This section is from the book "The Gardener's Monthly And Horticulturist V24", by Thomas Meehan. See also: Four-Season Harvest: Organic Vegetables from Your Home Garden All Year Long.
Last year I had the pleasure of sending you some flowers of Celosia Clarkii, calling your attention at the same time to the pretty habit of this plant, suggesting also that it probably might make a nice addition to our winter flowers. But little I expected at the time that the plant would, in this brief period, become such a general favorite among our floricultural friends, both as bedder and winter flowerer, that I think, I am justified in relating now a few facts and experiences with this Celosia in order that some others may also have the pleasure of learning something about this new pretty stranger, who already claims to have gained so many friends and admirers. Among a collection of Chinese seed received from Scotland in 1879 there was a package of Celosia - of which the Celosia Clarkii originated; the young plants were potted off and planted out on a flower-border after the usual manner, but attention was soon called to the above variety by its fine, strong branching habit and the multitude of bright unusual shaped flowers; and about September, when in full bloom, it could be seen from a great distance, the pinkish-red flowers, when close, resembling a densely furnished miniature fir-tree. Seed was anxiously looked for, but upon a most careful examination there was not a single seed to be found and the only chance of perpetuating was left from cuttings, which were mighty scarce, as all seemed to be flower wood.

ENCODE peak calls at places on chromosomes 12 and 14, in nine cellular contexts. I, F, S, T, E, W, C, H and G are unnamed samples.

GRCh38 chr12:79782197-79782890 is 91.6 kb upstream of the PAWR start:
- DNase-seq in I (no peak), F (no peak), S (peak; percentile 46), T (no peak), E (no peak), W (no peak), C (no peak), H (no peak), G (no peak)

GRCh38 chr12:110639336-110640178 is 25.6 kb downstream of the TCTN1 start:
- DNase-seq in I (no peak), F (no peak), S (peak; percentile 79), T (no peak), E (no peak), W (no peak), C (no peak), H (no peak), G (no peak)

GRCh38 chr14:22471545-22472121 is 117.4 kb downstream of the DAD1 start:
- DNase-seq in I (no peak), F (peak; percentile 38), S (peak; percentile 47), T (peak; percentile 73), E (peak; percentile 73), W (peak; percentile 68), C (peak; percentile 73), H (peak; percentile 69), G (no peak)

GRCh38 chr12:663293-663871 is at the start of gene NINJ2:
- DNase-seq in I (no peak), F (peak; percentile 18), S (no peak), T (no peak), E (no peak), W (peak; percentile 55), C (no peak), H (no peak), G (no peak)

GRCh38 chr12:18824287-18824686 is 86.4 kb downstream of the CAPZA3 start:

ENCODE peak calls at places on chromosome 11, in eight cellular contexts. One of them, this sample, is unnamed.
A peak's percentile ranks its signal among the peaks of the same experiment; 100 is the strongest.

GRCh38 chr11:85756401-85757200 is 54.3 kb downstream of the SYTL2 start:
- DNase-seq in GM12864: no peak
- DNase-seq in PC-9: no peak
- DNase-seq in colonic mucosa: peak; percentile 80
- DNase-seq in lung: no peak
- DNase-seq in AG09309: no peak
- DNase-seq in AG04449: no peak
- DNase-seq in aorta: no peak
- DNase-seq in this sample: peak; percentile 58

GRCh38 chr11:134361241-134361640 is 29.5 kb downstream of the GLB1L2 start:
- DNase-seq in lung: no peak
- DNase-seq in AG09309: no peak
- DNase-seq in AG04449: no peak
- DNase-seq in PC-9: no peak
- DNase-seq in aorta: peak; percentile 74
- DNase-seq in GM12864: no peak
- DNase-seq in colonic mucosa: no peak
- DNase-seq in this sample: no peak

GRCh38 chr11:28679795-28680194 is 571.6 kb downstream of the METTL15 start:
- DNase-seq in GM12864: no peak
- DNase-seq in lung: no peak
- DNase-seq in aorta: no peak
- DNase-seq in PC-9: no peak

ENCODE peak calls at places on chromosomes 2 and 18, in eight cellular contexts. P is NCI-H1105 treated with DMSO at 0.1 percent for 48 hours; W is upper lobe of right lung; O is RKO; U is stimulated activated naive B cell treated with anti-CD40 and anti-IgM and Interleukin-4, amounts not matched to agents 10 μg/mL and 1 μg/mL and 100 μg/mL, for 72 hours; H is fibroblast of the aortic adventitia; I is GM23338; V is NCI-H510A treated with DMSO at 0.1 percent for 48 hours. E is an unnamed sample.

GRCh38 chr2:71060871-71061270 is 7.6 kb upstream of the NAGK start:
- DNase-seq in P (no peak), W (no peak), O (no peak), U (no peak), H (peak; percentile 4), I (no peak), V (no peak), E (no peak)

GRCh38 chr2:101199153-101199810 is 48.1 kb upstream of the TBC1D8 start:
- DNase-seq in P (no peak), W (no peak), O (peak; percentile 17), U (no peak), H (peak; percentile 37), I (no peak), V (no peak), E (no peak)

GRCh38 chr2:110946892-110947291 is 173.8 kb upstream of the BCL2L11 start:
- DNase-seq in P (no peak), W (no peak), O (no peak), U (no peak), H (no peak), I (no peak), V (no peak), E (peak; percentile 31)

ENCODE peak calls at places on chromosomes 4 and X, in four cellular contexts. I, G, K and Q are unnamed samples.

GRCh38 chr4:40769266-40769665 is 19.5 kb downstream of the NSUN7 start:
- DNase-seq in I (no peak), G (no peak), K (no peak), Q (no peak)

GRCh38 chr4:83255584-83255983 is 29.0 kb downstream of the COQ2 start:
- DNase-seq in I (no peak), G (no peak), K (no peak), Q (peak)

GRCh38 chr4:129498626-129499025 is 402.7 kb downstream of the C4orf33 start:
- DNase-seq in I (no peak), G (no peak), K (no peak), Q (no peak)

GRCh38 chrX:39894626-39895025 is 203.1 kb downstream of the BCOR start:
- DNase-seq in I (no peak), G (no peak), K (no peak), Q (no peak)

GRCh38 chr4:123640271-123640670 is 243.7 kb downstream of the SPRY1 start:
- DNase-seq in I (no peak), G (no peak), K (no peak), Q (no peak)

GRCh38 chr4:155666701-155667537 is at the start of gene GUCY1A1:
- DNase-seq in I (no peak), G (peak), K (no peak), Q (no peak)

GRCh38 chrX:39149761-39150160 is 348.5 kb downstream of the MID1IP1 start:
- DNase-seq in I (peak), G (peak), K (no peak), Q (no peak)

A few of the most likely pieces were taken just before frost; they rooted freely, and commenced, as soon as they were established in pots, to throw up flower shoots over flower-shoots, nothing but flower-shoots - and so on all winter. In May, 1880, all the old plants were set out in a fine sunny exposure, and about July they were on a fair way to equal, if not to supersede the parent plant. This little experience of the preceding winter demonstrated the fact, that it would make one of the most prolific winter flowering plants. The culture is quite simple; cuttings made early in August of young growths just showing flower-heads will root as easily as Coleus ; pinched back, and shifted on in five-inch pots, put out of doors along with Stevia, Eupatorium, Bouvardia, Poin-settia, and other winter-flowering plants. They will be by the end of September in a splendid condition for winter, and which they are to my utmost satisfaction in a Bouvardia house, the contrast between the Bouvardia and the Celosia flowers being a most pleasing one.
Mr. A. Thorpe, Washington, D. C, writes: "I send you by mail a box containing specimen pieces of Celosia pyramid-alis Clarkii, of which perhaps you will remember, that Mr. Neidman, of the Botanic Gardens, sent you some specimens last fall for your opinion. Your answer was favorable about it, as you said you considered it a very valuable addition to our fall bedding and winter flowering plants; the piece I send you is not quite so fine as he sent last fall, as it is not in full flower until the first of September. I also send you specimens of three varieties of coleus; the seed was collected by Mr. Neidman in the South Sea Islands.
[These specimens confirm our former good opinion. It is a very desirable plant for winter flowering. - Ed. G. M].